Canterbury Park officials confirmed Monday that the live racing season, scheduled to begin May 15, will not start on time.
Track president Randy Sampson said he is continuing to work with horsemen’s representatives to determine new dates for the season. It was supposed to run 65 days, from May 15 through Sept. 12, before the coronavirus pandemic triggered shutdowns of sports, businesses and public gatherings. Sampson said last month that it was highly unlikely the season would begin on time.
Horse racing is continuing without spectators at a few tracks around the country, with several Canterbury trainers racing at places such as Oaklawn Park in Arkansas and Florida’s Tampa Bay Downs. Andrew Offerman, Canterbury’s vice president of racing operations, said those trainers — along with officials at those tracks, veterinarians and the Minnesota Department of Health — are helping Canterbury create a plan for conducting live racing safely.
“[The horsemen] are important resources during these very challenging times,” Offerman said. “We are using the best information available from all known resources.
“We consult daily with other racetracks, assembling best practices that have been successful for those currently operating to ensure we are providing the best possible care for all equines, as well as those working with them.”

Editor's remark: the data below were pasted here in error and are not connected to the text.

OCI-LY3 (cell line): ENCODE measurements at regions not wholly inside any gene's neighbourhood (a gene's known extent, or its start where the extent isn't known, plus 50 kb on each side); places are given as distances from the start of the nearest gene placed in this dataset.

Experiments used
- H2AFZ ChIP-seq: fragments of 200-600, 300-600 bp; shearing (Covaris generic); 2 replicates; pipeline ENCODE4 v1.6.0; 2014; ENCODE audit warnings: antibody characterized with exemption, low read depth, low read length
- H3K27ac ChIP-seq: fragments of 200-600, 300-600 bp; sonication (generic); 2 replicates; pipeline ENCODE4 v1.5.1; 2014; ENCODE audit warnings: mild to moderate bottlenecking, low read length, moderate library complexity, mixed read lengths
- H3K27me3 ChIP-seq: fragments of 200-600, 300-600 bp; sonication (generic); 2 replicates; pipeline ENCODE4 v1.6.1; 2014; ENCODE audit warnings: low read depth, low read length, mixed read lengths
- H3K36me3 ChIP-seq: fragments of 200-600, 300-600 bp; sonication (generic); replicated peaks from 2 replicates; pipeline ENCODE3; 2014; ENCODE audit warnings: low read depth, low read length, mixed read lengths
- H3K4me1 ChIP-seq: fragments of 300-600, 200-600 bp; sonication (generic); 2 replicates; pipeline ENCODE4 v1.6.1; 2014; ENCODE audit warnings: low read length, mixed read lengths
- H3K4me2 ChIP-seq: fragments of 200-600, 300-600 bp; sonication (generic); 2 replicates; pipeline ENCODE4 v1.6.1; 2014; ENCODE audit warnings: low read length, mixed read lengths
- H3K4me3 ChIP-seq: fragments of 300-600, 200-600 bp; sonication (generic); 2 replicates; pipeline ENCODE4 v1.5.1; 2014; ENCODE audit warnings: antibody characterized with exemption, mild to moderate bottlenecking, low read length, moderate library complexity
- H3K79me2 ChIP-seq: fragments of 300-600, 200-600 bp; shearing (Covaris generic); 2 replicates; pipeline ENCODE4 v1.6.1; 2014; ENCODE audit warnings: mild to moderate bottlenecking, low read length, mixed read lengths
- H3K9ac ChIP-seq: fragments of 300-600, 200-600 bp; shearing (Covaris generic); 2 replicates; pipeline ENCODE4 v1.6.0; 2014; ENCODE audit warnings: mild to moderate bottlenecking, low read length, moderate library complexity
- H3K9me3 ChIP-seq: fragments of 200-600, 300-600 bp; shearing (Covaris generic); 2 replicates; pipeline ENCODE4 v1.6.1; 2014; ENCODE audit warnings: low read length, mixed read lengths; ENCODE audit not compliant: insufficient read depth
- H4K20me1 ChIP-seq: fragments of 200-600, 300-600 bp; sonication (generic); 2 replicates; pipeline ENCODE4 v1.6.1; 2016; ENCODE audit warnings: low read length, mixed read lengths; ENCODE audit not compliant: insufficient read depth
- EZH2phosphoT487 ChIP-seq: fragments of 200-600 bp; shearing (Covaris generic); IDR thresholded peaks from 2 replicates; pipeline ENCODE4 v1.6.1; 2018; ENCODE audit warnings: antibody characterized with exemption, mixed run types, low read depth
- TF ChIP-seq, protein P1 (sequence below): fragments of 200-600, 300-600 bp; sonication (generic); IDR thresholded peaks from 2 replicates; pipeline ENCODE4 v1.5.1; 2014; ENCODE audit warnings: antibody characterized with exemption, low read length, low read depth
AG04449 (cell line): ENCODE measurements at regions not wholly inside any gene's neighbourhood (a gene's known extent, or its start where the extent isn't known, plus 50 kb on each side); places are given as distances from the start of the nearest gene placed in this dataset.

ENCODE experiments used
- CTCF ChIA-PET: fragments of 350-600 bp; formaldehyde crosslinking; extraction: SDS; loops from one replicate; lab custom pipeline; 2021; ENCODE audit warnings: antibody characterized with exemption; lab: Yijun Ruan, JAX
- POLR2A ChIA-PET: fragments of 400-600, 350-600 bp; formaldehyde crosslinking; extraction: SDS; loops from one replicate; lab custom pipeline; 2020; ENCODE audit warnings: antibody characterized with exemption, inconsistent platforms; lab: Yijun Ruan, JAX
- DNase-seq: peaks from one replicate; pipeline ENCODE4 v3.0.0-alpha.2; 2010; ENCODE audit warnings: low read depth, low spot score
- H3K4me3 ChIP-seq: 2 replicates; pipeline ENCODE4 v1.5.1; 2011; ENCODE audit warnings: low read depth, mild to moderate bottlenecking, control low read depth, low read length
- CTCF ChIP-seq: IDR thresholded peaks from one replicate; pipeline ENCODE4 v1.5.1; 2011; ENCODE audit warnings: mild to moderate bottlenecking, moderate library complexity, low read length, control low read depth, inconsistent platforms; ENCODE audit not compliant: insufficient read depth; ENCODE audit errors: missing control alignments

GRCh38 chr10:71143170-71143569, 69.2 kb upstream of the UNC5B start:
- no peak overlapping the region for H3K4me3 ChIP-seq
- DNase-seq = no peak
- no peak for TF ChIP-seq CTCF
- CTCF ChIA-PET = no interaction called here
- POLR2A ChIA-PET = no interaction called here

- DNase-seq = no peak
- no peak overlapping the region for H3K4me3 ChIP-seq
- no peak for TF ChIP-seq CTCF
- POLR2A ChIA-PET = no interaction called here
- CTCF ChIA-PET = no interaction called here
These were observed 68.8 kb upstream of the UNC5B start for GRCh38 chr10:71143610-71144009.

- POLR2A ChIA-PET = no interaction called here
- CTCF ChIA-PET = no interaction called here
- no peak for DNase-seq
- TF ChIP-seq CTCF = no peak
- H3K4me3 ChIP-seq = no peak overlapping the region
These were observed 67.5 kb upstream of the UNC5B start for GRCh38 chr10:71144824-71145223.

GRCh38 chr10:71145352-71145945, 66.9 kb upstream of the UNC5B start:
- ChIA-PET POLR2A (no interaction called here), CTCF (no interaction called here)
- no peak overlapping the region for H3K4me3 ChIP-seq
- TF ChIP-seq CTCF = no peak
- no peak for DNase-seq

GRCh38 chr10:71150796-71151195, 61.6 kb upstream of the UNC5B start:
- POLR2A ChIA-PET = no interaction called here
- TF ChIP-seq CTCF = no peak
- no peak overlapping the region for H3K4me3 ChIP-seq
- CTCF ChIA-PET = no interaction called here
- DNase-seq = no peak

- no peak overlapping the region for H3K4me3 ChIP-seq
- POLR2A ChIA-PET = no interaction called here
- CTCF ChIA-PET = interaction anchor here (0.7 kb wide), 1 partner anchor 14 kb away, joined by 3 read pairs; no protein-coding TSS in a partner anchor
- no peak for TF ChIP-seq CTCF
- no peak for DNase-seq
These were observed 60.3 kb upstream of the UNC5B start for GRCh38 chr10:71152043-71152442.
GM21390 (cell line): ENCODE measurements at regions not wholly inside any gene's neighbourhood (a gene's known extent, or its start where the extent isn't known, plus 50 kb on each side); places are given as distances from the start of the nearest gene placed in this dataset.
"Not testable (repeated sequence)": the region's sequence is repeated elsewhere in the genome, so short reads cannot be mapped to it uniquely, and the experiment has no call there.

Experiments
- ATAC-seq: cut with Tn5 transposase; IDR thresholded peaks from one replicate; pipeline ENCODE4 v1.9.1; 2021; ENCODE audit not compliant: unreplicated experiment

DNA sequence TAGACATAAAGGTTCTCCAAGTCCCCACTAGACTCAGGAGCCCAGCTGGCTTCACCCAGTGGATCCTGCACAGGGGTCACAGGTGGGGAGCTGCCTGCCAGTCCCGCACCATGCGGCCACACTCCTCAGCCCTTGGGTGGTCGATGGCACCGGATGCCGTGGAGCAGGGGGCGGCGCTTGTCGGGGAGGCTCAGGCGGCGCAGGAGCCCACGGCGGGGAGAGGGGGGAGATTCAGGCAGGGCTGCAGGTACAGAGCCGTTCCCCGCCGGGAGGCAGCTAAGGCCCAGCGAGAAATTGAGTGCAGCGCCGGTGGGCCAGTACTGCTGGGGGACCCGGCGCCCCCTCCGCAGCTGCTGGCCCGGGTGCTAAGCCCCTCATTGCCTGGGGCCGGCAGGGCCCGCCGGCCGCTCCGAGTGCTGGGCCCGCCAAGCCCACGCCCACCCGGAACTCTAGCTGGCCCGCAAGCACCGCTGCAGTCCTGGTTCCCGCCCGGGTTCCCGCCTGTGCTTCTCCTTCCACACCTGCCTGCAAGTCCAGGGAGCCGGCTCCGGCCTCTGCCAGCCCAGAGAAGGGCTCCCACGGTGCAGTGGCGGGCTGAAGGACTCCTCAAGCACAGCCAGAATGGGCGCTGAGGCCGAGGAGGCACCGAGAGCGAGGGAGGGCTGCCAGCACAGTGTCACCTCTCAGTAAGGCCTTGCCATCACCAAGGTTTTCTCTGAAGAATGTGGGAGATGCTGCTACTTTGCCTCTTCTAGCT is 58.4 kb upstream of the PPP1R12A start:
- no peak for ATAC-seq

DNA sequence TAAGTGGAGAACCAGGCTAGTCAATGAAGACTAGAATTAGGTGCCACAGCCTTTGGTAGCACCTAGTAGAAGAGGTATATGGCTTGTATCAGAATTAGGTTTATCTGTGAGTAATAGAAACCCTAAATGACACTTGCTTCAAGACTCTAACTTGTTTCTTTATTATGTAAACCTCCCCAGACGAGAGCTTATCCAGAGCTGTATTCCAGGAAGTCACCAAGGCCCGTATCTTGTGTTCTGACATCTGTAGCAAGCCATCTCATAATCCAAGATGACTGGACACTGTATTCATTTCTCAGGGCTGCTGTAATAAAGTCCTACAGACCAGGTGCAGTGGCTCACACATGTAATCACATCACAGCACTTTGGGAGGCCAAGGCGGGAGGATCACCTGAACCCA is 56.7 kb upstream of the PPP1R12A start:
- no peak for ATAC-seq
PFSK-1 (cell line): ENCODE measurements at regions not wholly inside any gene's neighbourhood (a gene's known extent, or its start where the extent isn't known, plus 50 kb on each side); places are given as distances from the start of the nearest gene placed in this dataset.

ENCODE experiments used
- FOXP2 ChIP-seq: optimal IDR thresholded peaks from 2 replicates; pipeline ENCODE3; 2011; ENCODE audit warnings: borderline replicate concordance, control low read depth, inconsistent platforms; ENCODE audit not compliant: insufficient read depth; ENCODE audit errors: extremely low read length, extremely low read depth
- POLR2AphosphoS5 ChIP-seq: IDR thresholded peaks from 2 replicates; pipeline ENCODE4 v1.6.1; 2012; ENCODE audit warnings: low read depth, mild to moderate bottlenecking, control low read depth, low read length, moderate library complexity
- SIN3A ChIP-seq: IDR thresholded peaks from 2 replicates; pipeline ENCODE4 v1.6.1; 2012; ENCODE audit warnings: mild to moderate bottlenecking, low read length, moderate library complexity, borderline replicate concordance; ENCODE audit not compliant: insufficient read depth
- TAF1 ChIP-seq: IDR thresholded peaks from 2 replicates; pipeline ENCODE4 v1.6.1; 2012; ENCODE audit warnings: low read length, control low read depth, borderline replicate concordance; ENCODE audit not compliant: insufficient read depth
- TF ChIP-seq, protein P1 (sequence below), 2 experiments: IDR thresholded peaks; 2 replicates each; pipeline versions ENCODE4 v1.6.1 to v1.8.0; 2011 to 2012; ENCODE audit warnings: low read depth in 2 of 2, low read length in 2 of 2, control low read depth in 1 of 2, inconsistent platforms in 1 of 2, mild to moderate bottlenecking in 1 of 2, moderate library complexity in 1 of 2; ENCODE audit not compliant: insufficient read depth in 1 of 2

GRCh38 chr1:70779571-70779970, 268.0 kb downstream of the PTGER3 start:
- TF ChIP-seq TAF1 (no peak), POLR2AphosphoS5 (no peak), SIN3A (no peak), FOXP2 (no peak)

Offerman said earlier that Canterbury’s stable area will not open before May 1. Timing is a significant issue. Canterbury is expecting about 1,500 horses to come to Shakopee, with many currently racing elsewhere. As those tracks end their seasons, the horses — and staff who live in the track dormitories — will need someplace to go.
Canterbury officials and horsemen’s representatives have been discussing ways to accommodate those horses and people, despite the uncertainty surrounding the season.
“[We] will do as much as we can to assist the horses and their caretakers during this difficult time, but we need to do so in a smart and responsible manner, for Minnesota and the local community,” Offerman said.
Canterbury temporarily closed its card club and on-track simulcast area March 16 amid calls to limit public gatherings. It placed about 850 employees on temporary furloughs Wednesday and announced salary reductions for the few that are still working.